When I look at our facilities and programs I see things that were generally a good idea and innovative when they started, but other places have caught up and much of what we still do municipally is available through other channels. If we were future-oriented, we would constantly try new things and shift away from providing programs facilities and services as they are made available elsewhere. Instead we have advocacy that says, "We are special because we did this thing first and we must continue to do it forever."
Unfortunately all these things cost money. The only way we can raise more money - short of agreeing to pay substantially more taxes - is to find a new way to tax services. There just aren't any other meaningful revenue sources out there. What stands in the way of support for raising taxes is that we're unable to prioritize, and we see example after example of Council and Staff promoting their enthusiasms over basic government functions. Flag lot development, homeless advocacy and jobs-housing imbalance programs are just three meaningful examples of enthusiasms that backfired.
How to move forward is straightforward but politically hard because each legacy program has employees and advocates. It's not enough to provide anecdotes that a few hundred people like something. I'm sure the fifty people who get community garden plots feel passionately about them, but the 59,000 who don't may be a tiny bit less enthusiastic!
My original challenge was to come up with ten unique City programs, not ten things you like about living here. I appreciate the list you provided, but your list actually shows the weak link between current City programs and residential desirability. If you spend time reviewing the City budget you will not conclude our problems are operational inefficiency or fraud. You will not conclude our staff are spectacularly overpaid. You may conclude some of the benefits are out of whack. You may start to ask questions like, "Why does Palo Alto spend as much on Police and Fire as Menlo Park's entire City budget?" or "Does the Utility buying administrative services from the City promote accounting transparency and ensure that the Utility is always paying the right price?"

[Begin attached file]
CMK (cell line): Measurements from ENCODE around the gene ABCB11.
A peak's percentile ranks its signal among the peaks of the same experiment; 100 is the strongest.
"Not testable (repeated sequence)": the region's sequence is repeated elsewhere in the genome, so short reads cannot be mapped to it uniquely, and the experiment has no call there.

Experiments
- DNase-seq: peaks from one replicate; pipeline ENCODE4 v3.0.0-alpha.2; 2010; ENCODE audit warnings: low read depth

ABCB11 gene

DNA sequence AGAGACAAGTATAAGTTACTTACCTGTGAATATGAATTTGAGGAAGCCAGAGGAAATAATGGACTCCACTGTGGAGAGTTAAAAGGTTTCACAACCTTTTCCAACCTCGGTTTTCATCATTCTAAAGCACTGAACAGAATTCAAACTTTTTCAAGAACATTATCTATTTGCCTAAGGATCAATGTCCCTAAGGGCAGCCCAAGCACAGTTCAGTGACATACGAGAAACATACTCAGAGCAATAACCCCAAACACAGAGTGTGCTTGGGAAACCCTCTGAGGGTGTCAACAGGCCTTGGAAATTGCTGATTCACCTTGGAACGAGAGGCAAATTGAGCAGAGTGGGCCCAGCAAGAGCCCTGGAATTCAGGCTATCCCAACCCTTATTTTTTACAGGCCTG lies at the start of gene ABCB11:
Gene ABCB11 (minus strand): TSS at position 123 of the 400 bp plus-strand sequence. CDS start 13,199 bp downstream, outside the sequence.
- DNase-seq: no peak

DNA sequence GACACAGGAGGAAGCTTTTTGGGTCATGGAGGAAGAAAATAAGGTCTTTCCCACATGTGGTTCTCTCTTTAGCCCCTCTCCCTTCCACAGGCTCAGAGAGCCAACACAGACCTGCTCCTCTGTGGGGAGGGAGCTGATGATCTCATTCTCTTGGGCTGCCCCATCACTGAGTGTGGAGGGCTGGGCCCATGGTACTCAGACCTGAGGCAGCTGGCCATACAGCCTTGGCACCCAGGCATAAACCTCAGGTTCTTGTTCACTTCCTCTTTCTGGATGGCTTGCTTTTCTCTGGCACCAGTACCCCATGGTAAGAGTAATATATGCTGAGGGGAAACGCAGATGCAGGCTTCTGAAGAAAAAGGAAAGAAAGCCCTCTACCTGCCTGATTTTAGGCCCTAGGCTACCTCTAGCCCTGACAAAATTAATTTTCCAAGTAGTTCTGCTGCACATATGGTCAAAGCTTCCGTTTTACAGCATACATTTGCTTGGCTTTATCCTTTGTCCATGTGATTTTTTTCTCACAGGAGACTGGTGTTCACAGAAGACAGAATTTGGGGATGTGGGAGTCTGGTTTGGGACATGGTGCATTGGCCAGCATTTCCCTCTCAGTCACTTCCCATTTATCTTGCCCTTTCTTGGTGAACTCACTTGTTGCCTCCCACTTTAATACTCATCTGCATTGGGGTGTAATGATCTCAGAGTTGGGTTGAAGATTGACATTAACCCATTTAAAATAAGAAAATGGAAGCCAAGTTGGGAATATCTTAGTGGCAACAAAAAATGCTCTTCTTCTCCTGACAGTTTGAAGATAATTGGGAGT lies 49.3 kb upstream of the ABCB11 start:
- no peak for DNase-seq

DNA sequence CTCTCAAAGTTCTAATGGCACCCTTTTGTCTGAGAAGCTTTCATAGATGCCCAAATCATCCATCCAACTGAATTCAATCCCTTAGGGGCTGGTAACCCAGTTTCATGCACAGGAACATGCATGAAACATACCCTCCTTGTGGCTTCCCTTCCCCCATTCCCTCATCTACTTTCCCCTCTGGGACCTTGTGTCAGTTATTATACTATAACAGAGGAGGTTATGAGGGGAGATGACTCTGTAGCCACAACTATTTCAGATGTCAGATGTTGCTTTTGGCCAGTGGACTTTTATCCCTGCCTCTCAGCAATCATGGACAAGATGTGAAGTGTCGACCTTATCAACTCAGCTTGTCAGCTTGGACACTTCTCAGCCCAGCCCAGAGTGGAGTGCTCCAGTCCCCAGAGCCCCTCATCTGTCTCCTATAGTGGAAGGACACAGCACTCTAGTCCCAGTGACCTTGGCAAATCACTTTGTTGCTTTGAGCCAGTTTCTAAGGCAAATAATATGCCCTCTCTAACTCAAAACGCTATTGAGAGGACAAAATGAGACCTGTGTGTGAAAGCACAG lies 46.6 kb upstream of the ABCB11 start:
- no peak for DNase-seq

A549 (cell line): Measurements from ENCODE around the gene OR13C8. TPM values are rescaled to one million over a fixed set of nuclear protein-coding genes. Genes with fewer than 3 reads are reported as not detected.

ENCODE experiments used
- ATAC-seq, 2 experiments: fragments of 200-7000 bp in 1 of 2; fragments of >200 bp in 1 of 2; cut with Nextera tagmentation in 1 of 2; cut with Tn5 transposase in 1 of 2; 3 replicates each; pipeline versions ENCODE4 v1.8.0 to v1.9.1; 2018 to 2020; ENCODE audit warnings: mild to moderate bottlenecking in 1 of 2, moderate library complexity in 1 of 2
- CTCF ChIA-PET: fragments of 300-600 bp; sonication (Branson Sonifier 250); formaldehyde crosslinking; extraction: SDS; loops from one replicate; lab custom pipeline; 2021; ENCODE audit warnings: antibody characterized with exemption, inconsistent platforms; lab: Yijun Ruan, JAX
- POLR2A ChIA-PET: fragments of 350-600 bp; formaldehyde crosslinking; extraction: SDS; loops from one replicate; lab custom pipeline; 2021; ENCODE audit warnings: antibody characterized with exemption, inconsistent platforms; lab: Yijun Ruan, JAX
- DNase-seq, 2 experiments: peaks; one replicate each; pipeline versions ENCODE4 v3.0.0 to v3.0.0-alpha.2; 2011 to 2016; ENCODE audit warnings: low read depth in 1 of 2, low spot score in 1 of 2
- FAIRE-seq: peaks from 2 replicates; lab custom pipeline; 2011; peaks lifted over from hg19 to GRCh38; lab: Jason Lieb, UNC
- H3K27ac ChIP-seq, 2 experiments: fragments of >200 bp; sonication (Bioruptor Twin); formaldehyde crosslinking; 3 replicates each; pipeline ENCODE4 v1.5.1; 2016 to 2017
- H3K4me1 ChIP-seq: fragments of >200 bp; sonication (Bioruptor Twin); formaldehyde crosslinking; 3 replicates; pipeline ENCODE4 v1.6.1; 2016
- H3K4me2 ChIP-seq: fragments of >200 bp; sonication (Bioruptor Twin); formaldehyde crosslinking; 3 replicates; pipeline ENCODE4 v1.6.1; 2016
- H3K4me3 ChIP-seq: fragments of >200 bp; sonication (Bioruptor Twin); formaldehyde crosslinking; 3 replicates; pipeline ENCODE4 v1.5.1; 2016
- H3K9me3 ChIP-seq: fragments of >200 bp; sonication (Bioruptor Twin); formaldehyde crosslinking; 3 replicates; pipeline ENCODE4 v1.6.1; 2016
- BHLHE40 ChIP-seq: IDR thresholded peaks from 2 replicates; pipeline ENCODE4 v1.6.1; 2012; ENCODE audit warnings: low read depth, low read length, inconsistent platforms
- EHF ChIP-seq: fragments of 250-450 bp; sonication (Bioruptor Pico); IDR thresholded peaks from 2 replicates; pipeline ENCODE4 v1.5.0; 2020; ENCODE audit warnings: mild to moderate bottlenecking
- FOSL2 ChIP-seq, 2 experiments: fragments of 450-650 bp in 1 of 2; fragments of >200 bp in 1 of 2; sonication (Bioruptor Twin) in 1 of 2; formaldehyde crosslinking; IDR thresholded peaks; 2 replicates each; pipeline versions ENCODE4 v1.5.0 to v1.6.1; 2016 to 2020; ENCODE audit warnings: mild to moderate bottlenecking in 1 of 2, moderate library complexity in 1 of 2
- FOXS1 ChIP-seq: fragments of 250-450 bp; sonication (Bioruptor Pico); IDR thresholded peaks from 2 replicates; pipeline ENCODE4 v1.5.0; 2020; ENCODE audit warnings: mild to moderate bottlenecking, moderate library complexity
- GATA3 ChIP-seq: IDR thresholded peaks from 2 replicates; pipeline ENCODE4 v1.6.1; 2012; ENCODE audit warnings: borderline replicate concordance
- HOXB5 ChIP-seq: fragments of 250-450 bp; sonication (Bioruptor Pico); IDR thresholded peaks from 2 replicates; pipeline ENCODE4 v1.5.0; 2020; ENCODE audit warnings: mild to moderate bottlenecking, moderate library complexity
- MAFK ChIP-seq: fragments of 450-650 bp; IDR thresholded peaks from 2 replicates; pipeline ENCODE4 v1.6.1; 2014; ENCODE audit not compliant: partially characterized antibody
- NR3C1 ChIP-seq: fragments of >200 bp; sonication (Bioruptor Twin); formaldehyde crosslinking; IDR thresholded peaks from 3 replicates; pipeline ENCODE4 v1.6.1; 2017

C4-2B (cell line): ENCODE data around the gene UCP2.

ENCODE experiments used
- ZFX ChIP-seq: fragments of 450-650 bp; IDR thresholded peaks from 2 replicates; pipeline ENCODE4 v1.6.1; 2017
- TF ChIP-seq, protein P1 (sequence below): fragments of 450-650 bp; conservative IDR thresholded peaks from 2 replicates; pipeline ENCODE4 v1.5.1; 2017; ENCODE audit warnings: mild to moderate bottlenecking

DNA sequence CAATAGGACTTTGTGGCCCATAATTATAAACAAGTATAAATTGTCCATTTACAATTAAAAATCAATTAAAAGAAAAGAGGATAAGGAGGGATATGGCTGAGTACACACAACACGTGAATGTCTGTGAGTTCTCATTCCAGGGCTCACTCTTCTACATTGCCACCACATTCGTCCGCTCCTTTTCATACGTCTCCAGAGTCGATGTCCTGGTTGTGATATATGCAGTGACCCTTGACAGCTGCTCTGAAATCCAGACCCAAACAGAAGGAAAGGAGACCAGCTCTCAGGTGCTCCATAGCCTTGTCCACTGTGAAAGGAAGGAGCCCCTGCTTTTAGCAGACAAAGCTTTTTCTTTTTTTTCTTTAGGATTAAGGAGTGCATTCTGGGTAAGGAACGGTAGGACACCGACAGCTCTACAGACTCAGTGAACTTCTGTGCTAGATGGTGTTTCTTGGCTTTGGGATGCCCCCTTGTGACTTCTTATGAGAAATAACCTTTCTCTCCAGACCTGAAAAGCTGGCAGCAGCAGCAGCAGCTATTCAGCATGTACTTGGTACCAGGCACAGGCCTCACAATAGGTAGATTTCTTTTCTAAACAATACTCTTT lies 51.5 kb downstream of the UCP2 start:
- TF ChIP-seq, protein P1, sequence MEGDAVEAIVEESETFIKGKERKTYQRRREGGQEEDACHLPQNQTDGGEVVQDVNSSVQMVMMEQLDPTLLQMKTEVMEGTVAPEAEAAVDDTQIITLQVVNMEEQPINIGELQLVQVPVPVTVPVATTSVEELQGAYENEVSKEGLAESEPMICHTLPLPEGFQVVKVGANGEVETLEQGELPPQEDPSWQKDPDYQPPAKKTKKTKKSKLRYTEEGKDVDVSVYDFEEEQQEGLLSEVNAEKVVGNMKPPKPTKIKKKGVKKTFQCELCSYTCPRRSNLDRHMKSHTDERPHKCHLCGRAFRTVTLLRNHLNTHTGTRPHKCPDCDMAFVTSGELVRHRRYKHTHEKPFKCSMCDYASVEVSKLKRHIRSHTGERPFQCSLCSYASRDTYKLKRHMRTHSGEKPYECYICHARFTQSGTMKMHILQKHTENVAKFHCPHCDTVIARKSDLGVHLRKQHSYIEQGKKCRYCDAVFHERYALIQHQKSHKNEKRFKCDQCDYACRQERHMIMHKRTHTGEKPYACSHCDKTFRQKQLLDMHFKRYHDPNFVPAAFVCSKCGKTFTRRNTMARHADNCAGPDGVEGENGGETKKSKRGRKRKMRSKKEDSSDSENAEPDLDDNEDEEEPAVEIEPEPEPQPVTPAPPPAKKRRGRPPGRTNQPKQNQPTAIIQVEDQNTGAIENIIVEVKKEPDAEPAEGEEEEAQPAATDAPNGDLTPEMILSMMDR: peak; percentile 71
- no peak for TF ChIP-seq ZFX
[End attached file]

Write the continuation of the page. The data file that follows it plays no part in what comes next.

Oh, I'd prefer dinner at one of the Peninsula's Michelin one star restaurants - if you don't mind traveling to Mountain View or Los Gatos!
Posted by The Real Anna, a resident of the South of Midtown neighborhood, on Nov 25, 2007 at 1:14 pm
"The only way we can raise more money - short of agreeing to pay substantially more taxes - is to find a new way to tax services. There just aren't any other meaningful revenue sources out there"
Please support this assumption, as it underlies almost every claim made against the continuance of our current service array.
btw, I'm a believer in more service collaboration among municipalities, but we and neighboring communities are not structurally set up (in terms of governance structures) to make that happen anytime soon - not unless more than 30-40 City Council members from our neighboring municipalities can agree on focused goals. What do you think the chances are of that happening? :)
btw, the Michelin reviews are completely biased towards French cuisine. Chez Panisse and many other restaurants that run circles around certain French three-star restaurants regularly get overlooked. Look at this year's ratings, and tell me they're anywhere near reality. We need to stop fawning after a France-based automobile tire company's reviewers, whose main task was to get people to drive to French restaurants in *France*. They're mostly clueless.
Is Michelin an innovator? Do the Michelin restaurant reviewers favor innovation? Nope.
We don't need Michelin to tell us where the good grub is, no more than we need to believe that there is no way that we can't innovate our way out of some of our constraints, including raising sufficient revenues to do so, without raising taxes substantially. (btw, what's the return on those taxes? - I don't hear word one about that) Are services valuable, or not? Our residents seem to think so. I don't see a Palo Alto Tea party on the horizon, do you.
Perhaps you can buy me lunch at any one of the two dozen Palo Alto eateries that - by themselves - comprise the best of the core of fine and casual dining on the Peninsula. YOu're very far from winning your own prize. :)
Again, please support your main assumption, pointed out earlier.
Posted by Anonymous, a resident of Another Palo Alto neighborhood, on Nov 26, 2007 at 9:13 am
You're doing something that's very typical Palo Alto - when a global leader assesses our local institutions and says, "Nothing special," you mock the global leader. Michelin isn't perfect, but it's outlook is much broader than you report. I hope you didn't rate the municipal bonds yourself!
Revenue questions. Reference material is the 2006/7 Operating Budget and the 2000/2001 Budget Summary (both are probably on the City web site somewhere).
Current sources of revenue (rounded off) are:
Sales Tax $21.1M
Property Tax $20.3M
Transient Occupancy Tax $6.4M
Utility Users Tax $9.1M
Other Taxes/Fines $7.4M
Charges for Services $19M note: Stanford and others to City
Permits and Licenses $4.2M
Return on Investment $2M
Rental Income $12M note: Utility payments to City
From other Agencies $.1M
Charges to other Funds $9M note: Utility payments to City